The Iraq WMD Failure


INTRODUCTION Intelligence postmortems are critical analytic reviews, always conducted in hindsight, of the intelligence timeline leading up to particular national or global security events turned disastrous1. Examples through history of disastrous intelligence failures and subsequent postmortems include: Pearl Harbor and the Pearl Harbor Postmortem, the 9/11 attacks and the 9/11 Commission Report, and the 2002 Iraqi WMD estimate and The Senate Report on Iraqi WMD Intelligence. After the dust from calamities such as these settled, officials were selected to conduct a thorough analysis of the intelligence timeline that existed just prior to the events; that is, officials examined, as Richards J. Heuer, Jr explained it in the Psychology of Intelligence Analysis, a fundamental question: Given the information that was available at the time, should analysts have been able to foresee what was going to happen?2 Reviews such as these are conducted in order that the Intelligence Community (IC), the various organizations, departments, and agencies the world over, which are in the front lines of the war for information supremacy, can learn from mistakes and chart a way ahead that is devoid of disastrous events like those studied. In this paper, I will review one of the more well-known intelligence failures of the US IC, the failure to accurately describe the “quantity and quality” of Iraq’s WMD programs, via two of the numerous postmortems conducted thereafter, measured against time and peer-tested standards for intelligence analysis. In so doing, ultimately, I intend to emphasize what I think is
Richards J Heuer, Jr, Psychology of Intelligence Analysis (Washington DC: Center for the Study of Intelligence, CIA, 1999) 166. 2 Heuer, Psychology of Intelligence Analysis, 166.

the primary failing that resulted in the overall failure, which for the most part will end up being in alignment with the assertions originally made in the postmortems. Thereafter I will examine correlations between the Iraqi WMD failure and the 9/11 failure; doing thus reveals whether the IC truly is learning from its mistakes. Finally, I will propose what further changes to the IC need to be made if the US is to successfully avoid future intelligence failures and the disastrous events that invariably follow. “BODY” OF EVIDENCE The official postmortem on the Iraqi WMD failure, The Senate Report on Iraqi WMD Intelligence, asserts that eleven conclusions, or what I consider “findings that are conclusive of analytic failure,” each relating a particular failing that contributed to the overall failure, can be derived.3 The conclusions can be found in the introduction of the report. I do not have definitive evidence to support the following claim (the report does not detail the committee’s approach in reviewing the intelligence timeline), but I think the committee responsible for conducting the Iraqi WMD postmortem decided that a finding warranted being elevated to the level of “conclusive of analytic failure” based on either (1) the frequency and/or consistency, or (2) the degree of severity and/or impact. In other words, if the committee was discovering that the same analytic failings were at issue again and again, and/or the analytic failings carried through for a substantial length of time, the failings were made conclusive of analytic failure. If the committee discovered that an analytic failing had a significant degree of severity and/or impact on the overall failure, even if only seen once throughout the timeline, that failing was deemed conclusive of analytic failure. By way of these same principles, in my estimation, conclusion three stands out as being the most detrimental and therefore the failing that contributed most to the overall failure, because
3 A Senate Committee, The Senate Report on Iraqi WMD Intelligence, 1-35.

it had both consistency throughout and impact. In fact, the failing to which conclusion three points may be the epicenter for the overall failure. Conclusion three, edited for conciseness, states, “The IC suffered from a collective presumption that Iraq had an active and growing WMD program. This presumption was so strong that formalized IC mechanisms established to challenge assumptions and groupthink were not utilized.4” Heuer might suggest that this presumption did not merely affect the analysis of the collected intelligence surrounding Iraq’s WMD programs, but the initial perception of the raw intelligence as well. The presumption exacerbated preexisting shortfalls inherent in the human condition, namely, “We tend to perceive what we expect to perceive.5” The presumption was that Iraq’s WMD programs were substantial; therefore, any evidence remotely consistent with this view was treated as fact, while any evidence that was not consistent with this view was not even perceived. Few are likely to think to raise questions challenging something that is already consistent with their prevailing mindset. Because this presumption was so pervasive, not just vertically at all echelons within organizations, but laterally across the IC as well, few stopped to critically analyze whether the judgments being made were appropriate despite mechanisms in place to prevent instances of this egregious phenomena. There is one point in the committee’s third conclusion that requires greater clarity. The committee deemed that this particular conclusive failing was an instance of “groupthink.” The definition of groupthink, as defined in Analyzing Intelligence: Origins, Obstacles, and Innovations, is: a cloistered and likeminded small group that highly values consensus and reinforces collective confidence6. By the definition alone we can see that groupthink cannot be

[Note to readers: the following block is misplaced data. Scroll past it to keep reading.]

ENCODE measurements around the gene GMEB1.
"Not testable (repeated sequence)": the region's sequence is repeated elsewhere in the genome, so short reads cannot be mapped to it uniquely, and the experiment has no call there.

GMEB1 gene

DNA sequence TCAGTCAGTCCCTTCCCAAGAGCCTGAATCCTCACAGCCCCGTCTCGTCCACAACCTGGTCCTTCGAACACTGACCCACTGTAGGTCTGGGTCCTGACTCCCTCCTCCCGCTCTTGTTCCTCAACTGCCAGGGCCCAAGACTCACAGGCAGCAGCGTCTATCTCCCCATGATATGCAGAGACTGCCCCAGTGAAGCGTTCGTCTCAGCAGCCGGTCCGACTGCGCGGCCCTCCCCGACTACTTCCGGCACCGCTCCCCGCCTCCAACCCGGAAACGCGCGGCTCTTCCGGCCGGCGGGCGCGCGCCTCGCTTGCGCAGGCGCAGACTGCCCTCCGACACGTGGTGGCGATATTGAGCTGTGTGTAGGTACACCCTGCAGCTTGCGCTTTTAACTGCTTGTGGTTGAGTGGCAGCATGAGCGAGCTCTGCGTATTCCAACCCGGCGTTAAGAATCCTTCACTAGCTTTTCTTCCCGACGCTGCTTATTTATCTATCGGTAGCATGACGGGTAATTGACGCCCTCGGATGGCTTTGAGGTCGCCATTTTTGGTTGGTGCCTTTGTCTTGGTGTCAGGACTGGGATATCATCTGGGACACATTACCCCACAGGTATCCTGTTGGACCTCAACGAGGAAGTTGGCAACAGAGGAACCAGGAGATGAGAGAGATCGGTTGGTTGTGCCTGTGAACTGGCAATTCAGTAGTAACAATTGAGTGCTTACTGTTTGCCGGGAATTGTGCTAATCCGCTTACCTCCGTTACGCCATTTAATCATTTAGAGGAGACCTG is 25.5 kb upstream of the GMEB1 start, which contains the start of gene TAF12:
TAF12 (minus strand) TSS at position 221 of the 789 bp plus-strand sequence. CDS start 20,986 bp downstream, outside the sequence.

A Senate Committee, The Senate Report on Iraqi WMD Intelligence, Postmortem (Pittsburgh: Government Printing Office (GPO), 2004) 18. 5 Heuer, Psychology of Intelligence Analysis, 8. 6 George, Roger Z, and James B Bruce, Analyzing Intelligence: Origins, Obstacles, and Innovations (Washington DC: Georgetown University Press, 2008) 163.

applied with any sense of justifiability to the Iraqi WMD failing being discussed (presumption) because the IC is not a “cloistered and likeminded small group.” Further there were dissenting voices coming from certain organizations, but those voices were not offering any viable alternatives that the whole of the IC could accept and present to policymakers, as in, there were none7. There are several other reasons why groupthink was not necessarily working in conjunction with the IC’s presumption regarding Iraq’s WMD programs. One of those reasons follows. Robert Jervis, in Why Intelligence Fails, discounts the groupthink claim, I believe rightly so. In a nutshell, he suggests that the committee was using the term “groupthink” in a more colloquial sense, and that the IC in fact had fallen victim to plausibility8. For instance, looking at the situation just from the angle of Iraq’s leader, it was plausible to believe that Saddam Hussein was bolstering Iraq’s WMD programs because of his actions in the past (1990’s) and actions at that particular time (2002). The plausibility was so strong, partly because it coalesced with the IC’s prevailing mindset (presumption), that the community failed to consider any alternatives. Looking at the situation again from the angle of Iraq’s leader, but this time applying an alternative assessment of his behavior (hindsight certainly helps here), one might say that Saddam had lost any coherent WMD strategy except to make it appear to hostile neighbors (Iran, Kuwait) as though Iraq’s strategy was still alive and well and aimed right at them. Ultimately, Jervis is suggesting that no one was necessarily wrong in making the presumption that Iraq’s WMD programs were substantial; they were wrong not to suggest alternative hypotheses9. COMPARISONS WITH 9/11